Inverness CT v Hearts, 2 February 2014

A full East Stand, a not so full South Stand at Easter Road

A full East Stand, a not so full South Stand at Easter Road

I’ve lived almost a literal stone’s throw from Easter Road for nearly 2 years, yet hadn’t been to a match there since a Scotland U-21 qualifier some time in 2010. Until today, when on a bit of a whim and in the knowledge that a ticket would only cost me 20 quid, I decided to head for the League Cup semi-final between Inverness Caledonian Thistle and Heart of Midlothian. Easter Road was neutral turf for the day, although the 12:15 kick-off made it rather easier for fans to get there from Gorgie than from Inverness.

I decided to take a seat in the Caley end, given my reasonable Highland connection and, as I thought at the time, there being more likelihood of getting a seat. It was clear come kick-off that I needn’t have had this fear – Easter Road was little over half full despite it being a mere 30 minute bus-ride away for the Hearts supporters. I’ve been to a few Caley matches before, all of them in Inverness, and I’ve never been overly impressed with their supporters. Caley Stadium is, from my experience, generally quiet with the odd lame chant. There were still a few lame chants (singing along to “Titanium” isn’t a chant for a start) but for what the Caley fans lacked in number they did make up for in volume.

To the match then, and the first half was a bit bilgey to say the least. Inverness probably had the better of the game, but save for Ross Draper skying it early on and Billy Mackay forcing an excellent save from Jamie Macdonald, they didn’t have a great deal to show for it. Caley were a little pedestrian, taking too long to play the right pass, particularly on the counter. Hearts came slowly into the game as the half wore on, but it was with some relief that the half-time whistle came.

Inverness manager John Hughes had clearly put a bit of a rocket up his side as they stormed their way through the opening 10 minutes of the second half. This came to a head in the 53rd minute when Hearts failed to clear their lines (having had a bit of a shout on an Aaron Doran handball) and the ball sat up invitingly for Greg Tansey. The man who returned to the shadow of the Kessock Bridge during the January transfer window absolutely smashed the ball past Jamie Macdonald for a Caley lead.

The lead was not to last too long. A foul by Warren on the edge of his own area on Hearts sub McCallum brought him a second yellow card and a set piece opportunity for Hearts. A cleverly worked free kick allowed Jamie Hamill to bag a deflected equaliser and send the majority Hearts crowd berserk.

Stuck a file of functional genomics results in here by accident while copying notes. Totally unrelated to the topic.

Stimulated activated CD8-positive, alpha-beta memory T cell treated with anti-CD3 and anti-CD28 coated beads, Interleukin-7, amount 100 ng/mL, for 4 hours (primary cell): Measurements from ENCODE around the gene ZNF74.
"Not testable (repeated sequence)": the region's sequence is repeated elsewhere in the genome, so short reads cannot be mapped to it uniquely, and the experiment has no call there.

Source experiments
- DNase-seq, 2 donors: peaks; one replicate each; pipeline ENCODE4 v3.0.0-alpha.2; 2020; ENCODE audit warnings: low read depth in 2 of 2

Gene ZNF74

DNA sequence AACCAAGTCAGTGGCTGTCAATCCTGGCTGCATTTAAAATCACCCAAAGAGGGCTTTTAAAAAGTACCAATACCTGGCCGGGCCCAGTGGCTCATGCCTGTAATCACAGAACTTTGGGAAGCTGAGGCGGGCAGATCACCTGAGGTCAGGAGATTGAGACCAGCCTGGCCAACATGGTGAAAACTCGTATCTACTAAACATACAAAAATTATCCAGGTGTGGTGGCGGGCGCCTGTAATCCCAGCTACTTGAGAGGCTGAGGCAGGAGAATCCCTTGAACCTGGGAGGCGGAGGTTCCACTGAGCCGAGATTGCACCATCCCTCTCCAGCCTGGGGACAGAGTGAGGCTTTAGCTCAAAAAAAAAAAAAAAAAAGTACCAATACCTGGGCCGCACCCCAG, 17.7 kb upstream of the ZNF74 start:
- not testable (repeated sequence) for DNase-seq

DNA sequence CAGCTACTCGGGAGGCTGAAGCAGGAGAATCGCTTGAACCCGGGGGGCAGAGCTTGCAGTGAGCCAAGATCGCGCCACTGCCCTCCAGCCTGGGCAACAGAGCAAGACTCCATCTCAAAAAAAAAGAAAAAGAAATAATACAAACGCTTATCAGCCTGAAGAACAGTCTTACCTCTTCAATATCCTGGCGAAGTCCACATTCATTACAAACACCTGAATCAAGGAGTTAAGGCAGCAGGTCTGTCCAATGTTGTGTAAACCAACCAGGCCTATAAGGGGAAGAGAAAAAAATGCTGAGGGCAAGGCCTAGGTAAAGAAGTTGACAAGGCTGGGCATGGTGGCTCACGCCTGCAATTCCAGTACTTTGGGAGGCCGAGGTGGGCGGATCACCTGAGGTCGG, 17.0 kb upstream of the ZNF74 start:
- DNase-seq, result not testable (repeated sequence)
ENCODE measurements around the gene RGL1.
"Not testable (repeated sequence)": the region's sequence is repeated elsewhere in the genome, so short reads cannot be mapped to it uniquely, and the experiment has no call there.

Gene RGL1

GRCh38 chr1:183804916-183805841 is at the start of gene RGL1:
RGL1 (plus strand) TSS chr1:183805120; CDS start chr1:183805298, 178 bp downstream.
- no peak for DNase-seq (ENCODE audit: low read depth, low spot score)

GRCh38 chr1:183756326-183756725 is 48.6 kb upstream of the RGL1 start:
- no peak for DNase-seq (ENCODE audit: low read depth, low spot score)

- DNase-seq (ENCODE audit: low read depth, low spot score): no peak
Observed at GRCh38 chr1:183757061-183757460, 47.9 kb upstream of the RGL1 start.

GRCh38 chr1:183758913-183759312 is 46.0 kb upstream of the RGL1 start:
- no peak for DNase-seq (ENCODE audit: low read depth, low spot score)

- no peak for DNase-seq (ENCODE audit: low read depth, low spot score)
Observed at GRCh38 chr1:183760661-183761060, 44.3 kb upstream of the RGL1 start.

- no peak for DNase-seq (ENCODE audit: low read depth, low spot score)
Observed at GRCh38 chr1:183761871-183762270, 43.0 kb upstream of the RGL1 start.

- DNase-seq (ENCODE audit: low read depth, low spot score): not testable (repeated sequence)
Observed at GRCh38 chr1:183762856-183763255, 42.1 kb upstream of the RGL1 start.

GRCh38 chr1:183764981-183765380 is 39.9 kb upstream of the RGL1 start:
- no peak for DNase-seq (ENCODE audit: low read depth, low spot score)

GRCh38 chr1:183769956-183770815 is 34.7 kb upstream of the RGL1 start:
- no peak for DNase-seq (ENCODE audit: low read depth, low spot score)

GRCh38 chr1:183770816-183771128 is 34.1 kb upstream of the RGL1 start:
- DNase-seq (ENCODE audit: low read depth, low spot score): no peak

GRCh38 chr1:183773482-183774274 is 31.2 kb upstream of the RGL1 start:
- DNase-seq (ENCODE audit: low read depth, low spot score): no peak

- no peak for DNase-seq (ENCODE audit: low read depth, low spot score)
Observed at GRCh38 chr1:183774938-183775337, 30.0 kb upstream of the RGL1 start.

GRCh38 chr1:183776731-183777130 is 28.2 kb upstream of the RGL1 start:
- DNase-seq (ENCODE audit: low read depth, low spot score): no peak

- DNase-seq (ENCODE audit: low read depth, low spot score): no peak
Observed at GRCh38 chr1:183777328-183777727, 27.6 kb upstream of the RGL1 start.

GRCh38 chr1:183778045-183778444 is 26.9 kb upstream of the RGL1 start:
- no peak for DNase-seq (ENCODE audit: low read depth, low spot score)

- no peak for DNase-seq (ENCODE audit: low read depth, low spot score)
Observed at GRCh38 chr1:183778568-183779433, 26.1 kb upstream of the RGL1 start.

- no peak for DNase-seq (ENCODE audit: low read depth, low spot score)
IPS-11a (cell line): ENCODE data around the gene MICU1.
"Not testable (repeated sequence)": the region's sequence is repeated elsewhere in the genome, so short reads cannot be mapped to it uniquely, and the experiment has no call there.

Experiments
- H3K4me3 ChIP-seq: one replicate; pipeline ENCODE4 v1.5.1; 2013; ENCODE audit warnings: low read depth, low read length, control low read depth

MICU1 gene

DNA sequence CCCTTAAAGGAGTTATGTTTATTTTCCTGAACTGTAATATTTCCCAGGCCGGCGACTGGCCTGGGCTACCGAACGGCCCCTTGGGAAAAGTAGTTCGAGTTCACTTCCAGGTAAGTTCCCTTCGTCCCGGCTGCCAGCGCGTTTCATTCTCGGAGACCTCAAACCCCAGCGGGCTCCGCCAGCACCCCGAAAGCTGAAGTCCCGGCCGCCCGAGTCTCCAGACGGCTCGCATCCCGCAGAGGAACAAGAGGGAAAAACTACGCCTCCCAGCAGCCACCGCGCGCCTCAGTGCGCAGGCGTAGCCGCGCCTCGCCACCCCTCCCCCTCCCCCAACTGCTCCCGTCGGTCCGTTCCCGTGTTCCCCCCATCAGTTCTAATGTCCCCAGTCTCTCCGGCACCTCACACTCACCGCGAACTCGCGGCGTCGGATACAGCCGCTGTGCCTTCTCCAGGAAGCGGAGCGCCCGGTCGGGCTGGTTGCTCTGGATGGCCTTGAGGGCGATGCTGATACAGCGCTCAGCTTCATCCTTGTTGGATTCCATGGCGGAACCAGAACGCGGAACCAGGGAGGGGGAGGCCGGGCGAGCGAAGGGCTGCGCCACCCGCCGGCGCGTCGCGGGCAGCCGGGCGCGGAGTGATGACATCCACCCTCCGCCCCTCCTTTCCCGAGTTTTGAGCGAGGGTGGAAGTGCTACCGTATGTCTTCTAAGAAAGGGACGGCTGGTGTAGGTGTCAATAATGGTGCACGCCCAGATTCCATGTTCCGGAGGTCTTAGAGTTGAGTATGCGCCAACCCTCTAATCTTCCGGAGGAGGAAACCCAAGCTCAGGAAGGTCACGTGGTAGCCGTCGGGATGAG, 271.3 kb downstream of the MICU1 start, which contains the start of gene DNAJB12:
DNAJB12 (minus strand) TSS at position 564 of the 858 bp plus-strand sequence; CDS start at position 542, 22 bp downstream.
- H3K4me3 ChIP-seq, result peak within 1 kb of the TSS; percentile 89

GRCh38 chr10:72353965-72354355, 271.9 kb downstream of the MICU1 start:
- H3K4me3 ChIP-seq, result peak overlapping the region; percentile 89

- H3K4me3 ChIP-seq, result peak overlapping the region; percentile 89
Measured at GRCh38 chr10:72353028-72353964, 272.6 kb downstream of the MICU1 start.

Two minutes later and Hearts were ahead. Another foul on the edge of the area led to another free kick which Jamie Hamill this time dispatched beautifully into the top corner, Caley keeper Brill getting a touch on it but to no avail. Hearts, despite their apparent lack of experience on the park, had turned the game on its head.

Inverness’s mission then turned all the more difficult as the game entered stoppage time, Josh Meekings rather harshly being given a straight red card for a foul no more than 20 yards from the edge of his own penalty area. Having seen the highlights this evening on the telly, it was a yellow at worse. Despite being down to 9 men, however, Caley were not to be denied. In the fifth of five minutes of stoppage time allotted, a last-ditch punt into the area fell to Nicky Ross. His first effort was blocked; his second bobbled off Macdonald and into the net. Cue some mentalism in the Inverness end, closely followed by the realisation that their side would have to cope for another half an hour with 9 men on the park. The equaliser also saw the arrival of the now seemingly obligatory smoke grenade, with which I was not impressed.

Some action from the shoot-out

Some action from the shoot-out

Cope, though, they did. Hearts did present some issues for Inverness, particularly at the beginning and end of the half hour; Caley however did have chances of their own, with Billy Mackay performing heroically in the lone striker role. Despite that two-man advantage, Hearts could only really tap timidly on the door without really throwing enough at their diminished opponents.  So then to penalties, with Graeme Shinnie and Paul McCallum’s spot-kicks being saved as both sides started nervously. Nicky Ross hit the pick of the penalties, his effort hammering its way into the top corner. Next up after Ross was Jamie Hamill, who made the slightly foolhardy choice of noising up the Caley fans before he hit his spot kick. Foolhardy, because he missed. Ross Draper was the man given the task of sending the 9 men to the final at a yet-to-be-identified venue – he made no mistake, and a few thousand Invernesians were delighted they’d got up early on a Sunday morning to go down the A9. Caley had performed heroically, though on listening to the Hearts fans chat on the way out they, understandably, could not fathom how their side had managed to throw the game away. It had been some match – £20 well spent, though I imagine not all matches at Easter Road are quite that exciting.

Some fairly pleased Invernesians

Some fairly pleased Invernesians

Inverness Caledonian Thistle 2-2 Heart of Midlothian (AET, Inverness won 4-2 on penalties) (Tansey, Ross; Hamill x2)


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